L.B.'s Pacific Marine Mammal Center wades into new waters with Huntington Beach kiosk
After 50 years of rescuing, rehabilitating and releasing cetaceans from Seal Beach to San Onofre, the Pacific Marine Mammal Center and its mission of ocean conservation is beginning to migrate beyond the cozy Laguna Beach canyon it calls home.
Leaders and volunteers of the local nonprofit celebrated the July 7 opening of a new kiosk at Pacific City shopping center in Huntington Beach, where shoppers are able to purchase PMMC-themed attire, toys and other coastal commodities and learn more about the cause.
“[We’re] responsible for 52 miles of coastline, and 25% of our patients come from Huntington Beach, so it’s great to have a presence and an educational hub in Huntington,” spokeswoman Krysta Higuchi said Friday.
The small shop is manned by rotating shifts of volunteers working every Friday through Sunday, from 11:30 a.m. to 8:30 p.m., to spread the word of the work being done to preserve and protect species living along a stretch of coastline that encompasses Orange County’s beachfront.
All proceeds raised will benefit PMMC, and the goal is that one month of sales will raise enough funds to cover the cost of fully rehabilitating one marine mammal patient, which typically ranges from $2,500 to $3,500.
The new venture is a collaboration with Centennial Real Estate, which manages the oceanfront shopping complex and donated one of its available retail kiosks. With the addition of some Huntington Beach-themed merchandise and souvenirs, the hope is to attract the attention of tourists as well as locals already familiar with the rescue group.
Jen Williams, marketing director for Centennial, said she knew about PMMC but really came to learn more about the organization and its long history when she joined the Ocean Club, a newly formed women’s auxiliary whose aim is to broker partnerships and brainstorm new ways to expand outreach and support for the nonprofit.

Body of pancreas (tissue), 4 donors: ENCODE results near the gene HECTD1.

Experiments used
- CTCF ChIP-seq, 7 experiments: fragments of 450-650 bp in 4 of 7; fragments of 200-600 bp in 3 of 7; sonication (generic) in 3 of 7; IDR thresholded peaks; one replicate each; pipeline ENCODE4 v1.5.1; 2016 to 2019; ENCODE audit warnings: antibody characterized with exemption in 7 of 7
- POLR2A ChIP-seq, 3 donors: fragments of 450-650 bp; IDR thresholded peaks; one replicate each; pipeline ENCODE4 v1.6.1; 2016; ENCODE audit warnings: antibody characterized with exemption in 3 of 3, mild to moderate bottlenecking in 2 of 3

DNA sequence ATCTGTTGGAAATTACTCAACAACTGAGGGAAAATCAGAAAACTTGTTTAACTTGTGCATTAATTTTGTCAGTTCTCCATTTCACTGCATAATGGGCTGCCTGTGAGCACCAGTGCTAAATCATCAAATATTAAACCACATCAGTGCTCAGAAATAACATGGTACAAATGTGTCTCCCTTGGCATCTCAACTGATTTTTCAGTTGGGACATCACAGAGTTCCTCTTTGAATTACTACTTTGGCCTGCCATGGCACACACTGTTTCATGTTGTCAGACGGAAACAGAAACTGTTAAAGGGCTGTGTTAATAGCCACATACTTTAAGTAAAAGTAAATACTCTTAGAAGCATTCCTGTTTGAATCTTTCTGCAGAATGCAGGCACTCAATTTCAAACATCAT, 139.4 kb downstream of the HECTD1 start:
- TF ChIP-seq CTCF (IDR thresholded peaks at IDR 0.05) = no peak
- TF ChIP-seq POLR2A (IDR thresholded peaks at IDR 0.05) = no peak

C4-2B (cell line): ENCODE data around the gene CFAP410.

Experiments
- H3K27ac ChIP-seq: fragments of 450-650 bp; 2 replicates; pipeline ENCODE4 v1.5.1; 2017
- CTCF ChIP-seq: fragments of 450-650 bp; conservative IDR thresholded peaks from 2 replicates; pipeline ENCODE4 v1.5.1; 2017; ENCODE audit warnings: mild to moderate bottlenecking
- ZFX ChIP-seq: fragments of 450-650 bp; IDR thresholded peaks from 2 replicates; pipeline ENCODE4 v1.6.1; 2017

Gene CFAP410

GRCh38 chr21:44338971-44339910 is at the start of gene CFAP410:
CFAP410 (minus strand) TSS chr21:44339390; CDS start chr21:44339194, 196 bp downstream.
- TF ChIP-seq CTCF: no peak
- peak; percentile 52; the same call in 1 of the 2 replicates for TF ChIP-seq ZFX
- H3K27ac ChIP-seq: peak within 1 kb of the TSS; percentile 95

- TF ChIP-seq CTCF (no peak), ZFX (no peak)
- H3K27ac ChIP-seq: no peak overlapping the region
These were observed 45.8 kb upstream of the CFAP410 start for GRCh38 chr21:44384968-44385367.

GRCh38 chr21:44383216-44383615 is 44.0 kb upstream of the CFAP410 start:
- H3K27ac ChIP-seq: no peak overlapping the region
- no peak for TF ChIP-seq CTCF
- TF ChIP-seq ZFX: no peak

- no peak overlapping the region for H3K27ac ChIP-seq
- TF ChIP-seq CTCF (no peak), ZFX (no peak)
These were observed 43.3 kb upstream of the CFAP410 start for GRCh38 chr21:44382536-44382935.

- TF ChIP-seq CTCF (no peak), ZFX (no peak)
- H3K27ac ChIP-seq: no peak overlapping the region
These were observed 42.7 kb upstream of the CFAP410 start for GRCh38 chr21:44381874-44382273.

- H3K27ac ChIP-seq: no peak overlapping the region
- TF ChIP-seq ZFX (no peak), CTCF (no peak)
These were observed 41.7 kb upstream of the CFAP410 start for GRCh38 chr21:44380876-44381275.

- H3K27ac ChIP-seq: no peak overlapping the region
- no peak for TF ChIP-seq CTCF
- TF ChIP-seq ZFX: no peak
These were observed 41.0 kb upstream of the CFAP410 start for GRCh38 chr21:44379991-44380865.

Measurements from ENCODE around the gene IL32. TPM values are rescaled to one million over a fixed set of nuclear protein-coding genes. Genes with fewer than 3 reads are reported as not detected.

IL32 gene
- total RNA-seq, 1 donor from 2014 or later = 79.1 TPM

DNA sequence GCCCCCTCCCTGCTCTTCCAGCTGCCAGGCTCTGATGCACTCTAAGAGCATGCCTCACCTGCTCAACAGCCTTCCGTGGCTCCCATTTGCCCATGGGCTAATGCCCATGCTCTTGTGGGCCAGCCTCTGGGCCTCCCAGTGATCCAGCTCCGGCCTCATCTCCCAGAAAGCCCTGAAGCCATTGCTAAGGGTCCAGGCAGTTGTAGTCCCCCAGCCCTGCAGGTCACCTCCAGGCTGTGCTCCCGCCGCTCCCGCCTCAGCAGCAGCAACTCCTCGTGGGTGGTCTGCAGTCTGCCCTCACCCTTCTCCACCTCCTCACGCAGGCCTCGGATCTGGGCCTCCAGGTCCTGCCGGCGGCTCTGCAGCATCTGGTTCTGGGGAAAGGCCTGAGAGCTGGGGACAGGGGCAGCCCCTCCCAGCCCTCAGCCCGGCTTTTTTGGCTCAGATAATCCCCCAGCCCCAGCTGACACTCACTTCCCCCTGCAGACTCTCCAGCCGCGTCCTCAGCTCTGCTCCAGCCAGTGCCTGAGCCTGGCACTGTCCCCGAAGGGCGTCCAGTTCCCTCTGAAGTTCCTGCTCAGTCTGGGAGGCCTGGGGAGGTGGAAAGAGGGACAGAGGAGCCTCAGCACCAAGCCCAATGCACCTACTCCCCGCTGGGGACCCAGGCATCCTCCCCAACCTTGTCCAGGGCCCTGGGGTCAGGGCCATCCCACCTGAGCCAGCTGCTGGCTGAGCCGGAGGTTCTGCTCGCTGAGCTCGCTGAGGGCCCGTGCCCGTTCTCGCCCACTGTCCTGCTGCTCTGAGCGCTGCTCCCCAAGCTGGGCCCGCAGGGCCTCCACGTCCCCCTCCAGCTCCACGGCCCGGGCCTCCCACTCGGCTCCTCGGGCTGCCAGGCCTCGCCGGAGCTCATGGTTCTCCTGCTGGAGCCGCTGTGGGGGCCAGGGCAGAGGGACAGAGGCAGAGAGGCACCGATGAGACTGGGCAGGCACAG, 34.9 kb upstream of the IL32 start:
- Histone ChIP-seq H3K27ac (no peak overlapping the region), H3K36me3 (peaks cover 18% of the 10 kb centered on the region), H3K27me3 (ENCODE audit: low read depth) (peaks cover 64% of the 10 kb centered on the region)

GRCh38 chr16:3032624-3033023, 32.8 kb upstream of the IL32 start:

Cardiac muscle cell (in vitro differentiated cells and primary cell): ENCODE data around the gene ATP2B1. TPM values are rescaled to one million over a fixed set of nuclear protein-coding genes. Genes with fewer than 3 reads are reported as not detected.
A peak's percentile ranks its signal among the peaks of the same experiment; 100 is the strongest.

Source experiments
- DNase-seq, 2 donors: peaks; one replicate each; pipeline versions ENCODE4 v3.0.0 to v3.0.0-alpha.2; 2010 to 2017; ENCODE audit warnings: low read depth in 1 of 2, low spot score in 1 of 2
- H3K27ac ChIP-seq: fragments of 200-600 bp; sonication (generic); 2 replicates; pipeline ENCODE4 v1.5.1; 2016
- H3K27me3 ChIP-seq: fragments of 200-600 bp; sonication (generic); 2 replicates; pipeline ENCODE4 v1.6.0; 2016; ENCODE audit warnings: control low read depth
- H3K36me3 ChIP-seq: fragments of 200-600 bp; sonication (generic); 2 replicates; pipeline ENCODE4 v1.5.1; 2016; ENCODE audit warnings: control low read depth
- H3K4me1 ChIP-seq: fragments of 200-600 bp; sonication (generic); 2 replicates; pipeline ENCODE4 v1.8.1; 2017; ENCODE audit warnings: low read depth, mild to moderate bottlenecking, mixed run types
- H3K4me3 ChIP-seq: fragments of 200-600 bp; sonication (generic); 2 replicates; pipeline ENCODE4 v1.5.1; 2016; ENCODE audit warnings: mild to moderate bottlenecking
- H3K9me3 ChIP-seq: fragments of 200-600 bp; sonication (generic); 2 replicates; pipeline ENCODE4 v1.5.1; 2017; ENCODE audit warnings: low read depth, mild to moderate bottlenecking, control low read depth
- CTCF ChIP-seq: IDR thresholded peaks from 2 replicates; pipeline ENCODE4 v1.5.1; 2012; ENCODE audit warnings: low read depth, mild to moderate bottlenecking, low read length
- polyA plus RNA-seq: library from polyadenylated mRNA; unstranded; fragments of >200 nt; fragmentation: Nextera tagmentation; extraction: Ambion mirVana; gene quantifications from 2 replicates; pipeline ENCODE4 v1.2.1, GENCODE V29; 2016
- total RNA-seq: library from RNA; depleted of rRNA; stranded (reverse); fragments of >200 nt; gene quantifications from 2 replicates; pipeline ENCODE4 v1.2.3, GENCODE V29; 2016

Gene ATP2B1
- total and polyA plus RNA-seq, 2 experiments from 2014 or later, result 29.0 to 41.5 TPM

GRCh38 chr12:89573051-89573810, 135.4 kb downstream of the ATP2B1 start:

She loved the mission and the members so much she dived right in. When Pacific City was celebrating the May 26 opening of an on-site “Reading Reef” lending library for children, Williams invited the Pacific Marine Mammal Center to join in the fun.
“Once they saw the kiosk, they said, is there any way we could possibly do something like this?” Williams recalled. “Since the ocean is our front yard, it just made sense we’d partner with a marine rescue center that focuses on ocean conservation — it was 100% right up our alley.”
Creating a satellite presence beyond the current center’s modest acreage is an exciting prospect for an organization that began as Friends of the Sea Lion in 1971 with two lifeguards and a veterinarian rehabbing seals and sea lions in a bathtub and has since rescued more than 10,000 animals.
“This partnership, and the way the Ocean Club is bringing new levels of philanthropy to PMMC, is just fantastic,” Higuchi said. “It’s all about word of mouth, collaboration and community support and we’re so grateful.”
For Williams, having the mammal center folks at Pacific City is a good fit and something Centennial would love to continue and possibly grow.
“It’s an amazing organization and with the local volunteers, it’s just a great fit,” she said. “I’d love to see them be a big part of Huntington Beach.”
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